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Old 04-09-24, 05:31 AM   #1
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Default Homemade water to water heat pump help

I built a heat pump for educational purposes and I want to determine how efficient it was operating. Very roughly I think I figured it out but my method was ugly. Feel free to rip apart my build because I'd love to improve it. Currently using plain propane from a small torch cylinder. I intentionally used a needle valve just to play around and watch what happens when I increase or decrease refrigerant flow on it and thats also why I permanently installed gauges into it. They were also cheaper than buying a manifold gauge set.

I had the evaporator side of the heat pump connected to the Garden hose with a constant temperature water flowing through it. I did not measure the temperature of that water because I thought it didn't matter.

on the condenser side the inlet water was 65.1 degrees Fahrenheit and the outlet water temp was 81.5 degrees Fahrenheit. so a change in temperature of 16.4 degrees Fahrenheit. I assumed that time and volume of water would be important so I timed the water flow into a jug with a 2 quart measurement and it took 73 seconds to fill it. I measured the power draw from the compressor and it was 258 watts. I did not consider the power draw from the pump in this but I guess for complete accuracy it should be included.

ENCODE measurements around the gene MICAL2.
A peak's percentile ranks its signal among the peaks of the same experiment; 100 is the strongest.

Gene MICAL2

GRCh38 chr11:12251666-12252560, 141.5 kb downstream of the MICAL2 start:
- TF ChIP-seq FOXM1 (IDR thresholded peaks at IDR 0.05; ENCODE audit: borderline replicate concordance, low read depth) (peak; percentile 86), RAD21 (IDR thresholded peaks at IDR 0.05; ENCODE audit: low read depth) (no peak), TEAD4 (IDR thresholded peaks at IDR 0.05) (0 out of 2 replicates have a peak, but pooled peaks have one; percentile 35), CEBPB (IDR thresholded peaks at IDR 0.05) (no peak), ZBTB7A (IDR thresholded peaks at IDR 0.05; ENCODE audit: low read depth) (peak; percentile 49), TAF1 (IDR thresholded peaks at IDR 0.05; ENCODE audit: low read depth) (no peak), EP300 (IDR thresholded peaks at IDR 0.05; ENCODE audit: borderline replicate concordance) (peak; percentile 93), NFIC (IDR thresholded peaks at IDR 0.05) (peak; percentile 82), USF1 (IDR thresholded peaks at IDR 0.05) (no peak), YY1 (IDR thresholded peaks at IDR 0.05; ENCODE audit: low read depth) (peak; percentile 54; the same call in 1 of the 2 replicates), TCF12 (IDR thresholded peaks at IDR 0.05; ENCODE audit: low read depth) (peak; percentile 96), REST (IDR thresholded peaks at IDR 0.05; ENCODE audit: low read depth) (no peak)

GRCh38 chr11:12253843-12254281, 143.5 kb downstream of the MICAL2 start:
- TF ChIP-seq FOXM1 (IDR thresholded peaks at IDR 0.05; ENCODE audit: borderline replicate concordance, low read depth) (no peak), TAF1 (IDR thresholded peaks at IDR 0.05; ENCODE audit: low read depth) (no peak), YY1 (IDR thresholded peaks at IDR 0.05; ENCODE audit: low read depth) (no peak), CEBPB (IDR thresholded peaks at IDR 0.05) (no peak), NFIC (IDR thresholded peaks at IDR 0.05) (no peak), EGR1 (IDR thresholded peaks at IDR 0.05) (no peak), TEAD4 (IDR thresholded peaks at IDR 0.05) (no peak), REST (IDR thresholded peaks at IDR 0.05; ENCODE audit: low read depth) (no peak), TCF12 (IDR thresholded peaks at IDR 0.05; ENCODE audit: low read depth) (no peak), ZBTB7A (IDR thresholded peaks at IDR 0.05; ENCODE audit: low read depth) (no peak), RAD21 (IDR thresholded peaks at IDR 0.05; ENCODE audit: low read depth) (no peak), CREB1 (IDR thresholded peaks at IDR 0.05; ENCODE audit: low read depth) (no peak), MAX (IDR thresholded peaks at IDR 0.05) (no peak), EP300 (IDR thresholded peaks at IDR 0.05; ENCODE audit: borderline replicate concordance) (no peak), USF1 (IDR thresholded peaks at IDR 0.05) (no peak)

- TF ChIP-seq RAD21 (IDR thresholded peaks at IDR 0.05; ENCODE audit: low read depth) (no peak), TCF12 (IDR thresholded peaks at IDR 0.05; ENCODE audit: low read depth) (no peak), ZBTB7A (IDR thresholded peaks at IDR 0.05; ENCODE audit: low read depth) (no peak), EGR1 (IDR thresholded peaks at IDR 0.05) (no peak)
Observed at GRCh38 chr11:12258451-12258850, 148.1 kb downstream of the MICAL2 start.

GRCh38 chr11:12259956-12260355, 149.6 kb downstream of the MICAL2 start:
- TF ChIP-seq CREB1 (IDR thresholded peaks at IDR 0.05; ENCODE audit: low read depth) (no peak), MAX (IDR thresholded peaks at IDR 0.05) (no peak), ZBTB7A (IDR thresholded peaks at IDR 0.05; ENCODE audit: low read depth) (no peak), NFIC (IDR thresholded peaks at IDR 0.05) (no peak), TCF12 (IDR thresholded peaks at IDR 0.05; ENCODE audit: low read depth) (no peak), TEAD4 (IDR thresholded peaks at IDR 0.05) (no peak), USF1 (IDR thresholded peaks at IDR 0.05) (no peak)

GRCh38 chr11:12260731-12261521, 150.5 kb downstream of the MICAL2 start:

So here's my ugly math

2 quarts = 4 pounds of water

raising 1 pound of water 16.4 degrees would be 16.4 Btu so 4 pounds would be 65.6 Btu.

3600(seconds in an hour)/73 seconds=49.32

65.6Btu x 49.32=3,235 Btu/hour?..... This is where it got ugly.

I found an online calculator to convert my 3,235 Btu/hour into watts and got 948 watts.

If I divide the 948 watts by the 258 watts of the compressor draw I get 3.67.

Does that math out right? would my rough COP be equal to 3.67? I didn't do anything to insulate the condenser or capture heat from the compressor so with some work I could possibly push that up past 4 which seems pretty good for a DIY garage build.

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